The Story Behind the Game
Description: HyperOrb Puzzle is an arcade style game inspired heavily by the classic
Atari game Marble Madness. Features include completely script driven levels with dynamic
geometry, real-time lighting, and an accurate physics engine.
This download contains the first complete alpha build of the game containing one playable level.
Requires: DirectX 8+ and 3D Card
Movement: Arrow keys (up,down,left,right)
Speed boost: Spacebar
HyperOrb Puzzle was a concept Erland Injerd and I began thinking about
during the spring semester of 2001. We had decided early when we had first
started college that we wanted to take the time we would have during our
education to showcase our abilities in game design and programming. Both
of us were fascinated by game design and were looking forward to make
games in our free time and perhaps even professionally after completing
This game is the product of a two year effort on our part. We had to
juggle classes and jobs while we spent our free time bringing this game to
life. This project marked several new aspects of game programming we had
never explored before. While both of us had created smaller games in the
past, HyperOrb was going to be a much larger project than either of us had
worked on before. This game was going to be 3 dimensional and both of us
had grown up playing games that were largely 2d and, at the time, neither
one of us had had the opportunity to take a Linear Algebra class or work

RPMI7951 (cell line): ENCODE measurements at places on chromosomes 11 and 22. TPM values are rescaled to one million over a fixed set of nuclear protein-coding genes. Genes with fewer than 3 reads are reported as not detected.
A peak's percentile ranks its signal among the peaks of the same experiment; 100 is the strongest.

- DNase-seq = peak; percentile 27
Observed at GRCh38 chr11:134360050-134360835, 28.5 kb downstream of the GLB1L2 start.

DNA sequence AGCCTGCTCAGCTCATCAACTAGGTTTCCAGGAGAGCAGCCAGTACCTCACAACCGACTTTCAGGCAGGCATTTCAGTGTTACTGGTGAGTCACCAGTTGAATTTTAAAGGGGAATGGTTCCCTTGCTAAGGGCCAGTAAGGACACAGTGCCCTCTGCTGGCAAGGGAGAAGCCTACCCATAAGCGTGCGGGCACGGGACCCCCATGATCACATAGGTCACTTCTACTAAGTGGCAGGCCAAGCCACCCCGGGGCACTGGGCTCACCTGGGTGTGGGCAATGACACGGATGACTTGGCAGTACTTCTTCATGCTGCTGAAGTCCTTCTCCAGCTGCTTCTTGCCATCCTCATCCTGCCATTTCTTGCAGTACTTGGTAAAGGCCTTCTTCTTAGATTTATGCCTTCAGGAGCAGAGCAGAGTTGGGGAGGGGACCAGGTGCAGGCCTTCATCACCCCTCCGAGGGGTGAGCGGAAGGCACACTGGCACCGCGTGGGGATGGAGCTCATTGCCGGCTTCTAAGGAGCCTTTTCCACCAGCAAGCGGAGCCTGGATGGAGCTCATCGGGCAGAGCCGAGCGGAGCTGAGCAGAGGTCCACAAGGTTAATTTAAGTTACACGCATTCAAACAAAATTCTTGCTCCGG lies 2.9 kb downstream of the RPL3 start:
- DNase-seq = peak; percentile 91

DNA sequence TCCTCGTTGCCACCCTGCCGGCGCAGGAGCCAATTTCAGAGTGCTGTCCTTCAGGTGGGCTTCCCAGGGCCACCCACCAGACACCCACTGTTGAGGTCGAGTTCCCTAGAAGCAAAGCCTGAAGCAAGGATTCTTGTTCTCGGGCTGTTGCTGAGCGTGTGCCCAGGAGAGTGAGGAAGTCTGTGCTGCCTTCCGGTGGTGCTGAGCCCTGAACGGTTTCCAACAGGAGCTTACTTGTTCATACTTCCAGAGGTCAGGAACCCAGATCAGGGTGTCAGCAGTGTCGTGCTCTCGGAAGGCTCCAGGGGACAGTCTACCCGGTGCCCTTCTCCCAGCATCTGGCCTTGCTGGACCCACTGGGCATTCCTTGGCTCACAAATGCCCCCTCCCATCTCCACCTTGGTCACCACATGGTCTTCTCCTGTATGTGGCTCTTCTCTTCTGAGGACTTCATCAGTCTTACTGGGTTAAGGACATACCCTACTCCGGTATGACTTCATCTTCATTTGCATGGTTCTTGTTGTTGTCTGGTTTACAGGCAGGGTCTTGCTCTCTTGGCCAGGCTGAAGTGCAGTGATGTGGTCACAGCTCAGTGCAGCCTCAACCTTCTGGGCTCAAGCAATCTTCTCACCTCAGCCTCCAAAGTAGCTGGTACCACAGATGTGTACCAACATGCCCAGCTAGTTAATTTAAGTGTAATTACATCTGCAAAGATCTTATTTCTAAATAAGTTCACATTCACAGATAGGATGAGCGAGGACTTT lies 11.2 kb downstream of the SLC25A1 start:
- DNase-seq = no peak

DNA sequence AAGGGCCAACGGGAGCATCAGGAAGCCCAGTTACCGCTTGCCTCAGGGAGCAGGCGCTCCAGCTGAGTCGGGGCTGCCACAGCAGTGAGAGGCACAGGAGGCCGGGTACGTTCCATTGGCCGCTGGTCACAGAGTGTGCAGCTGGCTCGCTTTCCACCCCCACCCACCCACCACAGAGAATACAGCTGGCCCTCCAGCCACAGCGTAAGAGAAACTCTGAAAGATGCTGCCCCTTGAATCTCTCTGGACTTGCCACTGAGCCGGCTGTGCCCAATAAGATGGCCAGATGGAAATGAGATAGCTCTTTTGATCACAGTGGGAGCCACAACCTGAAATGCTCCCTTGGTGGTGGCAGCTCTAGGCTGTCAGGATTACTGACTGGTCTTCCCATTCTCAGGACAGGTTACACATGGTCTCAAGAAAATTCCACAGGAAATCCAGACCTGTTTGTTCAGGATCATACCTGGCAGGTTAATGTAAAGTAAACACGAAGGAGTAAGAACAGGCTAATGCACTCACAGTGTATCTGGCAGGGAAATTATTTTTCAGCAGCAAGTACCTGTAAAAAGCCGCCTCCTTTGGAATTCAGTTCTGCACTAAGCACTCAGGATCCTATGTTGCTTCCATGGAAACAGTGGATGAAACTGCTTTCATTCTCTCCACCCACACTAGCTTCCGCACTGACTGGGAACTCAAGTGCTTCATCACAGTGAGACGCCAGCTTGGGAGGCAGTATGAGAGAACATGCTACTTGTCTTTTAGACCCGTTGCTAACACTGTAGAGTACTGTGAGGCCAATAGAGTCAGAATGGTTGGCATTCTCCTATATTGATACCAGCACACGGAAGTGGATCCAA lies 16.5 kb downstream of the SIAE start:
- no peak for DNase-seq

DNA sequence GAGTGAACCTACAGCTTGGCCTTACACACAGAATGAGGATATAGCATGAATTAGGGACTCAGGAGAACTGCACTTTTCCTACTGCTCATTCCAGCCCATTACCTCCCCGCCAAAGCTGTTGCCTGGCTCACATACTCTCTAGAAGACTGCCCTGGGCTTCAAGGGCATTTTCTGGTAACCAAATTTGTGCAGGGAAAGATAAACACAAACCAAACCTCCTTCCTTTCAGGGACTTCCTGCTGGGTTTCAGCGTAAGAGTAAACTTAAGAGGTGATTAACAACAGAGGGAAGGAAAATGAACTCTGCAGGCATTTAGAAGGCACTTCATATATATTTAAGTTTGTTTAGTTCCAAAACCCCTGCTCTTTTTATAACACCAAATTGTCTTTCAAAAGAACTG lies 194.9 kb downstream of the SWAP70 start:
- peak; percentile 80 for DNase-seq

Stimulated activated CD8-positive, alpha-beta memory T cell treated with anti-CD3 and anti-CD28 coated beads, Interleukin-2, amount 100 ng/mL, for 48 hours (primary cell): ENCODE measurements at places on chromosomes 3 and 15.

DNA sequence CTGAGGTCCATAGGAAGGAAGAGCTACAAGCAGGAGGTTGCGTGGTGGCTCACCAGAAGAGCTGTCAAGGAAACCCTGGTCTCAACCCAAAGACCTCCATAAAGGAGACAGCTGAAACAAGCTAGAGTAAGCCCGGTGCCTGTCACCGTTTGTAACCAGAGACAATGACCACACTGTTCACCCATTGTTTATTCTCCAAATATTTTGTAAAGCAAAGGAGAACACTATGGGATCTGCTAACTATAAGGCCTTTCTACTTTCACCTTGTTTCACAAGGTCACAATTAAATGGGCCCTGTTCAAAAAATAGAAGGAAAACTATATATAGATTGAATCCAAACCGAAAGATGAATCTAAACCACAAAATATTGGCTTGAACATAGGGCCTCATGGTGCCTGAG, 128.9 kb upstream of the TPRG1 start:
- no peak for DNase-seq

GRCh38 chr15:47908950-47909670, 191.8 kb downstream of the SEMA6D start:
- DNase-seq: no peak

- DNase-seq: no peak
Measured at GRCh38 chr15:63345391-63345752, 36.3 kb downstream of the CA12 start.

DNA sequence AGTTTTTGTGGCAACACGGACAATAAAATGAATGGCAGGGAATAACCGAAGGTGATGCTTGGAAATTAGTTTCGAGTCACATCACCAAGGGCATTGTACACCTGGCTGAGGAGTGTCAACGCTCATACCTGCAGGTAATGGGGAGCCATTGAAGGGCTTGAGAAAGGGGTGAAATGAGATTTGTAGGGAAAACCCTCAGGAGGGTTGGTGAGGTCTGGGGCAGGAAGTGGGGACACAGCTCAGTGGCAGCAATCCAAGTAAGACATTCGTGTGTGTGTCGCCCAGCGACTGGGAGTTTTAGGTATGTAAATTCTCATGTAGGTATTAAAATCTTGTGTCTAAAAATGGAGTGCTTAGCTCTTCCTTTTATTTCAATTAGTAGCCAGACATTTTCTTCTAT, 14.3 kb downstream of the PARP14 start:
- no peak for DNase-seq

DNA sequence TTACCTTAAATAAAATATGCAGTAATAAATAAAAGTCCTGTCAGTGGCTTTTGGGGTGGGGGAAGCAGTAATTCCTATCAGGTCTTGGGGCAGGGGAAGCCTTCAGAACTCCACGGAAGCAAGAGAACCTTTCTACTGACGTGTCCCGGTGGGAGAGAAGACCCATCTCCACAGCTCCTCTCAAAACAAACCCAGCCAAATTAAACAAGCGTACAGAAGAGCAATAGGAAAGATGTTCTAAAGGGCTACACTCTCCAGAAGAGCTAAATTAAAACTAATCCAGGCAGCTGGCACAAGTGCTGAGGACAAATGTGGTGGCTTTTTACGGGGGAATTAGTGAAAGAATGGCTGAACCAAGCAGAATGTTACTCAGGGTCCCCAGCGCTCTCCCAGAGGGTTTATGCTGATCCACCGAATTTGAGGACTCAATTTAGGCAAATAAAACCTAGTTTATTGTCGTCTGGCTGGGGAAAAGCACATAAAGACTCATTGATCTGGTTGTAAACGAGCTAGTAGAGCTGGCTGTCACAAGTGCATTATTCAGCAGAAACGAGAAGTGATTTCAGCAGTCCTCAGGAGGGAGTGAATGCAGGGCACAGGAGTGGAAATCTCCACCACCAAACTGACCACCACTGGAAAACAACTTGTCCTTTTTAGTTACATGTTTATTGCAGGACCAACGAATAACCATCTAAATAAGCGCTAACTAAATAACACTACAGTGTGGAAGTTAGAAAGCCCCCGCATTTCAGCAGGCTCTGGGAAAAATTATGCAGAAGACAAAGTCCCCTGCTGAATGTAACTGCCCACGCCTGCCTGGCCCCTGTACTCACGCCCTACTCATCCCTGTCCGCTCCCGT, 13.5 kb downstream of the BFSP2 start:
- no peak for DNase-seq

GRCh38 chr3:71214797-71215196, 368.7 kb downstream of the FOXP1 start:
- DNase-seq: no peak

with vector math.
We had many ideas about what kind of game to make and this idea was chosen
specifically for simplicity. Previous experience with software projects
made us cautious of trying to make anything too complicated. Marble
Madness was a game that stood out in my mind as simple in concept, but
easily improved upon. This gave us a firm set of requirements to base our
plans on and allowed us to improvise if we had extra time.
Unfortunately, we were unable to include all the features we had hoped due
to time constraints. The graphics engine was my first attempt so many
graphical artifacts are present along with less than optimal performance.
The graphics included were done entirely by me, except for the skybox by
Damian Hoover, and since neither Erland or I were stellar artists we hoped
to get a better artist to make the final graphics for the game. Our plans
for the future also included an easy to use level editor and network
support for multiplayer games. Given the opportunity, we are still planing
on completing this game and making it available to the public.
We were able to use this game for our Software Engineering project as part
of our Computer Science degree. Charles Wesley was a huge help, becoming
our Project Manager for a semester helping Erland and I make time for
programming by shaping the notes and design outlines we had previously
written into documents that fulfilled the requirements of the class.